Countries/Jurisdictions of Primary Concern - Romania
Romania’s geographical location makes it a natural transit country for narcotics, arms, stolen vehicles and persons trafficked by transnational organized criminal groups. As a result, Romania is vulnerable to financial activities associated with such crimes, including money laundering. Tax fraud, fraudulent claims in consumer lending, and trans-border smuggling of people, counterfeit goods, vehicles, and cigarettes are additional crimes prevalent within Romania that generate illicit proceeds. Laundered money comes primarily from international crime syndicates that conduct their criminal activity in Romania, and subsequently launder their illicit proceeds through illegitimate front companies. Commercial transactions have been the main method of money laundering, mainly through use of shell and offshore companies; this primarily involves fraudulent claims for value added tax reimbursement. In 2013, there were no reports that financial institutions in Romania were involved in transactions involving international narcotics trafficking.
Studies have found Romanian computer servers to be the second largest source of cybercrime transactions worldwide. Although a majority of victims reside in the United States, Romanian cybercriminals are increasingly targeting victims elsewhere in Europe, as well as in Romania itself.
For additional information focusing on terrorist financing, please refer to the Department of State’s Country Reports on Terrorism, which can be found at: http://www.state.gov/j/ct/rls/crt/
DO FINANCIAL INSTITUTIONS ENGAGE IN CURRENCY TRANSACTIONS RELATED TO INTERNATIONAL NARCOTICS TRAFFICKING THAT INCLUDE SIGNIFICANT AMOUNTS OF US CURRENCY; CURRENCY DERIVED FROM ILLEGAL SALES IN THE U.S.; OR ILLEGAL DRUG SALES THAT OTHERWISE SIGNIFICANTLY AFFECT THE U.S.: NO
CRIMINALIZATION OF MONEY LAUNDERING:
“All serious crimes” approach or “list” approach to predicate crimes: All serious crimes
Are legal persons covered: criminally: YES civilly: YES
KNOW-YOUR-CUSTOMER (KYC) RULES:
Enhanced due diligence procedures for PEPs: Foreign: YES Domestic: YES
KYC covered entities: Banks; institutions issuing consumer, commercial, and specialized credit; mortgage and real estate lenders; micro-lenders; factors, forfeiture agents, and financial leasing firms; guarantors; financial investment service providers; insurers and re-insurers; securities brokers; private pension funds; accounting, consulting, audit, and law firms; notaries; casinos; persons responsible for privatizations; non-governmental organizations; real estate brokers; and individuals or corporate traders of goods and/or services with a minimum 15,000 euro (approximately $ 20,700) cash turnover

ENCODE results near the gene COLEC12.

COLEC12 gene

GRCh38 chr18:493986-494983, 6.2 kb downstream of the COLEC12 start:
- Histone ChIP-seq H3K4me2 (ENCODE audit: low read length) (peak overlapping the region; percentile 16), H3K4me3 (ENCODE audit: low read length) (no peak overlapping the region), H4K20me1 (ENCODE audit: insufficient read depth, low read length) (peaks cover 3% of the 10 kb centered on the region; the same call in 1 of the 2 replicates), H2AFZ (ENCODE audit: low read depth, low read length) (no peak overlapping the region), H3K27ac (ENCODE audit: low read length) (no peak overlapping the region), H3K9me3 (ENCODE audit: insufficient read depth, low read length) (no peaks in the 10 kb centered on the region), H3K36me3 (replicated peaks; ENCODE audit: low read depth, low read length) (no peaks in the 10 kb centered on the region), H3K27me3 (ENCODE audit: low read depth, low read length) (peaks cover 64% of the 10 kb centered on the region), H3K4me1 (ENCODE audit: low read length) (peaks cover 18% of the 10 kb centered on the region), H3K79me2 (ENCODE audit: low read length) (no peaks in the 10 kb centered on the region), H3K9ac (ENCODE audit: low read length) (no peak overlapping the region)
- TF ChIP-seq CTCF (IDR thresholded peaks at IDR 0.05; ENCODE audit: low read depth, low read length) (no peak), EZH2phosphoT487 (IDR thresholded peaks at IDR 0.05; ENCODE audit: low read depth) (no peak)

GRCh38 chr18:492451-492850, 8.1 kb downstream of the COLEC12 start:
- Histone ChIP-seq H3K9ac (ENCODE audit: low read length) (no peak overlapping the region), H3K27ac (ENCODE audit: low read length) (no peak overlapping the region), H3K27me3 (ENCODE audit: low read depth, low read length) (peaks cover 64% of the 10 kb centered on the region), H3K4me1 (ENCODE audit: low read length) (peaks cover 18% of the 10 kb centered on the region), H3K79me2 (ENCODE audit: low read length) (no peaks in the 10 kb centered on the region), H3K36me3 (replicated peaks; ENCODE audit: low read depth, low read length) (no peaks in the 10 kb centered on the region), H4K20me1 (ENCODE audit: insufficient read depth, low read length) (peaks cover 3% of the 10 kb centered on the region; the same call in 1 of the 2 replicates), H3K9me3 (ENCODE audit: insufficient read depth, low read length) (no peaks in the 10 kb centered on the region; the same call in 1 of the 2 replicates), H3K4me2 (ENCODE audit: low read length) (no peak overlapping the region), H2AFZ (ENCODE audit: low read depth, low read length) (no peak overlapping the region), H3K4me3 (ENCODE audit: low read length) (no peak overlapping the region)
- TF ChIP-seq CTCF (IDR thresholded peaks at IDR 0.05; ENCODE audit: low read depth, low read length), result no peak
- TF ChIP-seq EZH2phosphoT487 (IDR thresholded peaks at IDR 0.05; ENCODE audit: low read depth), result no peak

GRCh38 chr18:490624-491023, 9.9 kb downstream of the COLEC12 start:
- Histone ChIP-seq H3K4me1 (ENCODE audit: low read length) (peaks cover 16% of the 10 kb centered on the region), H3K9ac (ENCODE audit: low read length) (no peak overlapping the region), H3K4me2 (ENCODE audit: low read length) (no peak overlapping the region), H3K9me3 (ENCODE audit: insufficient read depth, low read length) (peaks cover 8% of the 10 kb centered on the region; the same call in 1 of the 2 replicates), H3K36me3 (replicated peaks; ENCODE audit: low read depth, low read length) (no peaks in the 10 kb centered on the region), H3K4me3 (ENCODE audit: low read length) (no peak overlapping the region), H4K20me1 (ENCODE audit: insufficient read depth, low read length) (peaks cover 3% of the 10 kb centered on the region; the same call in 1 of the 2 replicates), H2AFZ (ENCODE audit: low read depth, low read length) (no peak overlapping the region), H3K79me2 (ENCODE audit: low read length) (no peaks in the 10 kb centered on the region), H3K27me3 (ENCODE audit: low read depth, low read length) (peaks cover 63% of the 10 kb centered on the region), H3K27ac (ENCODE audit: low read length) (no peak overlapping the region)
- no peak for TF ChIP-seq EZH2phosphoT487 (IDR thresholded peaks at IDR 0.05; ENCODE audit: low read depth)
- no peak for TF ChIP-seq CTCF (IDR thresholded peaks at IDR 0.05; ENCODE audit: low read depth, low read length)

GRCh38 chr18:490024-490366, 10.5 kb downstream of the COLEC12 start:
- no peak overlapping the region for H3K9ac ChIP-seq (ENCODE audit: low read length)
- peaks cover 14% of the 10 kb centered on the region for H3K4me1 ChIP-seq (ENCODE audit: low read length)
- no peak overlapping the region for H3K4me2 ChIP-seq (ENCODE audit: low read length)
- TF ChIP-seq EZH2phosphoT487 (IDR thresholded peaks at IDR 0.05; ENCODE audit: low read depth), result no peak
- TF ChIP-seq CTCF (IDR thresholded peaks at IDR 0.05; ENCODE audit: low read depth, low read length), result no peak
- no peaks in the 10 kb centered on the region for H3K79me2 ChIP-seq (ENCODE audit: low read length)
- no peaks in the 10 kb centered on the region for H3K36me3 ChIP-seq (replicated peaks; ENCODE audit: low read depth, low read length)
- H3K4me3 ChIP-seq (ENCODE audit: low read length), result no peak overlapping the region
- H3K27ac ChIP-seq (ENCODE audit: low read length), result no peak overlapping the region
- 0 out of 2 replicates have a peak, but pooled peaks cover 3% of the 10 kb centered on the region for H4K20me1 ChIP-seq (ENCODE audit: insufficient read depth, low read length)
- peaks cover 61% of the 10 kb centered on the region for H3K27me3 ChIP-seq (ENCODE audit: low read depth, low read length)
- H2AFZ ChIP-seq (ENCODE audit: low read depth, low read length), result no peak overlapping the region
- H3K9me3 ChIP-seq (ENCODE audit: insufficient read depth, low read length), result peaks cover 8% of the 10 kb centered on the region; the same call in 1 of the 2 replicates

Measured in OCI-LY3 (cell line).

Number of STRs received and time frame: 3,341: January 1 - October 31, 2013
Number of CTRs received and time frame: 8,460: January 1 - October 31, 2013
STR covered entities: Banks; institutions issuing consumer, commercial, and specialized credit; mortgage and real estate lenders; micro-lenders; factors, forfeiture agents, and financial leasing firms; guarantors; insurers and re-insurers; securities brokers; private pension funds; accounting, consulting, audit, and law firms; notaries; and real estate brokers
MONEY LAUNDERING CRIMINAL PROSECUTIONS/CONVICTIONS:
Prosecutions: 32: January – October, 31 2013
Convictions: 131: January – October, 31 2013
RECORDS EXCHANGE MECHANISM:
With U.S.: MLAT: YES Other mechanism: YES
With other governments/jurisdictions: YES
Romania is a member of the Council of Europe Committee of Experts on the Evaluation of Anti-Money Laundering Measures and the Financing of Terrorism (MONEYVAL), a FATF-style regional body. Its most recent mutual evaluation report can be found at: http://www.coe.int/t/dghl/monitoring/moneyval/Countries/Romania_en.asp
ENFORCEMENT AND IMPLEMENTATION ISSUES AND COMMENTS:
The National Office for the Prevention and Control of Money Laundering is the financial intelligence unit (FIU) of Romania and is responsible for developing, and coordinating the implementation of, an AML system. Other organizations working to combat money laundering in Romania include the Directorate for Investigating Organized Crime and Terrorism, and the National Anti-Corruption Directorate.
Romania’s FIU faces the continual challenge of limited financial, human, and technical resources. The Government of Romania should continue to improve communication between reporting and monitoring entities, as well as between prosecutors and the FIU.
The FIU drafted a 2013-2016 Operational Strategy, including goals and guidelines regarding the reporting, intelligence, and dissemination activities; the Strategy was approved by the government in April 2013. In June 2013, the FIU became a member of the Strategic Inter-Ministerial Group established to prevent and combat “macro-criminality” affecting the security of citizens and institutions. The FIU is a beneficiary of the EU’s SIENRO project, i.e., the “secured network for exchanging intelligence among law enforcement institutions in Romania, connected to the Europol-Siena secured network.”
In order to improve the rate of money laundering prosecutions and convictions, the Romanian authorities should not become overly reliant on STRs and other forms of financial intelligence but instead empower law enforcement and customs authorities to detect and investigate money laundering at the street level, including at borders and ports. Romania should improve implementation of existing procedures for the timely freezing, seizure, and forfeiture of criminal or terrorist-related assets. Romania should improve its efforts to thwart corruption in public procurement. In 2013, Romania reported at least one case in which corruption was identified as a predicate offense contributing to money laundering.